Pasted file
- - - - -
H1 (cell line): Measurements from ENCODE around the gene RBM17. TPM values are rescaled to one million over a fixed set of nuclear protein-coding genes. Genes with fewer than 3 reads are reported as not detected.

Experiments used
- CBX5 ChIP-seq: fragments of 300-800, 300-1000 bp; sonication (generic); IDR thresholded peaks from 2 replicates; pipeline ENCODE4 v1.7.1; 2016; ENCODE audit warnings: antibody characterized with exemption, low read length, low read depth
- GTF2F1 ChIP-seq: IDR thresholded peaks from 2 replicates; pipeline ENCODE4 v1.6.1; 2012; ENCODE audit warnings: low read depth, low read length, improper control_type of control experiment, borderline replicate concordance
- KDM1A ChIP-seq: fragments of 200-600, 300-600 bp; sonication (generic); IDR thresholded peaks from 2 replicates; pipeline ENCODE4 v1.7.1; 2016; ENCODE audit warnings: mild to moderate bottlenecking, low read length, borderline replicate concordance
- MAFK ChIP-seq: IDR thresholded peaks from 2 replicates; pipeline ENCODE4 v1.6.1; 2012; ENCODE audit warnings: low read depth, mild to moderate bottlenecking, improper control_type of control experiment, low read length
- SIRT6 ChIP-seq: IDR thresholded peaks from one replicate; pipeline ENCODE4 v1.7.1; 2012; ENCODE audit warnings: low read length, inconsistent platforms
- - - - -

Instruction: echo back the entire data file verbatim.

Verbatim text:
H1 (cell line): Measurements from ENCODE around the gene RBM17. TPM values are rescaled to one million over a fixed set of nuclear protein-coding genes. Genes with fewer than 3 reads are reported as not detected.

Experiments used
- CBX5 ChIP-seq: fragments of 300-800, 300-1000 bp; sonication (generic); IDR thresholded peaks from 2 replicates; pipeline ENCODE4 v1.7.1; 2016; ENCODE audit warnings: antibody characterized with exemption, low read length, low read depth
- GTF2F1 ChIP-seq: IDR thresholded peaks from 2 replicates; pipeline ENCODE4 v1.6.1; 2012; ENCODE audit warnings: low read depth, low read length, improper control_type of control experiment, borderline replicate concordance
- KDM1A ChIP-seq: fragments of 200-600, 300-600 bp; sonication (generic); IDR thresholded peaks from 2 replicates; pipeline ENCODE4 v1.7.1; 2016; ENCODE audit warnings: mild to moderate bottlenecking, low read length, borderline replicate concordance
- MAFK ChIP-seq: IDR thresholded peaks from 2 replicates; pipeline ENCODE4 v1.6.1; 2012; ENCODE audit warnings: low read depth, mild to moderate bottlenecking, improper control_type of control experiment, low read length
- SIRT6 ChIP-seq: IDR thresholded peaks from one replicate; pipeline ENCODE4 v1.7.1; 2012; ENCODE audit warnings: low read length, inconsistent platforms